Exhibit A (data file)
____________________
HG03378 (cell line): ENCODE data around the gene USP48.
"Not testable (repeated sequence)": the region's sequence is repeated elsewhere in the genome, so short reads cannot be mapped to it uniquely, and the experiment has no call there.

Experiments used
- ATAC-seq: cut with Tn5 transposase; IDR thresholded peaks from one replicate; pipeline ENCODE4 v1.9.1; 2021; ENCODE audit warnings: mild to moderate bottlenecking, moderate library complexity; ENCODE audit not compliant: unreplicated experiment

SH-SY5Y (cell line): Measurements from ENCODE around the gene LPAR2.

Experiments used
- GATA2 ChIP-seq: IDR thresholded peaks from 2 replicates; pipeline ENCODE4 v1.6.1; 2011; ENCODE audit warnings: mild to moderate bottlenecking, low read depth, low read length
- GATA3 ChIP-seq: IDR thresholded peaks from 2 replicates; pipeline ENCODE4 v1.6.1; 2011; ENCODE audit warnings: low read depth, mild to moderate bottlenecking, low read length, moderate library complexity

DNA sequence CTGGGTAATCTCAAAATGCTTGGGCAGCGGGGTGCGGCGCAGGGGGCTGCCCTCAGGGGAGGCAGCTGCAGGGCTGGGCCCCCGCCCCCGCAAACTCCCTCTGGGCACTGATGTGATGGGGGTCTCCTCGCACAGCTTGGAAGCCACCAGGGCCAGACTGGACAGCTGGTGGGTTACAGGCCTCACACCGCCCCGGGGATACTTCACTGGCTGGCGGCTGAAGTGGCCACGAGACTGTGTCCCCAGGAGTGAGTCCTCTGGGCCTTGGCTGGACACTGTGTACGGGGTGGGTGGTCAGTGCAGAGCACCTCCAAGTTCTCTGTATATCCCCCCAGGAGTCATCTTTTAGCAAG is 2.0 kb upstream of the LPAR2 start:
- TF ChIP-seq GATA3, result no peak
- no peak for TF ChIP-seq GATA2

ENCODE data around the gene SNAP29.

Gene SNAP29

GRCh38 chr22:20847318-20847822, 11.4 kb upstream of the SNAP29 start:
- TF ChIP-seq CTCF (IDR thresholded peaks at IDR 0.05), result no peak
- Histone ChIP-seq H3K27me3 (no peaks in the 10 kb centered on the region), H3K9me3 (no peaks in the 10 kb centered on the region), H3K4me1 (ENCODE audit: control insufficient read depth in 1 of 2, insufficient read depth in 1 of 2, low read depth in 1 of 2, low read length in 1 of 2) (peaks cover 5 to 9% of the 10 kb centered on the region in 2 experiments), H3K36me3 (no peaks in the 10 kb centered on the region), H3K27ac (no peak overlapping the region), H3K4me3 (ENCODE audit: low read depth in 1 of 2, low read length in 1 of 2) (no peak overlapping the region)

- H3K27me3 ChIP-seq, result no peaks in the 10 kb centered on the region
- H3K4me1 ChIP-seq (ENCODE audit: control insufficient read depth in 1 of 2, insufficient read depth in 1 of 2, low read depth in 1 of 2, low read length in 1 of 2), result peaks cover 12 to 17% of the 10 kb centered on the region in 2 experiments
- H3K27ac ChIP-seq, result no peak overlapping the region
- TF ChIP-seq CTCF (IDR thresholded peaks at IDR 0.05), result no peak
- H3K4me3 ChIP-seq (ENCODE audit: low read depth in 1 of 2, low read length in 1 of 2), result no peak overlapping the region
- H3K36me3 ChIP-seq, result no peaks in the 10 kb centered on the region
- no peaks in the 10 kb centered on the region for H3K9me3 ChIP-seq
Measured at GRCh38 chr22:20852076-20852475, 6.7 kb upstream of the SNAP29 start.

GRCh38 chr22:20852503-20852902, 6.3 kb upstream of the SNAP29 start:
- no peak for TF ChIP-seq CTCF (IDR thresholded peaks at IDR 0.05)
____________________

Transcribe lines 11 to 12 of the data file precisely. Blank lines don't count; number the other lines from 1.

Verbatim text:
- no peak for TF ChIP-seq GATA2

ENCODE data around the gene SNAP29.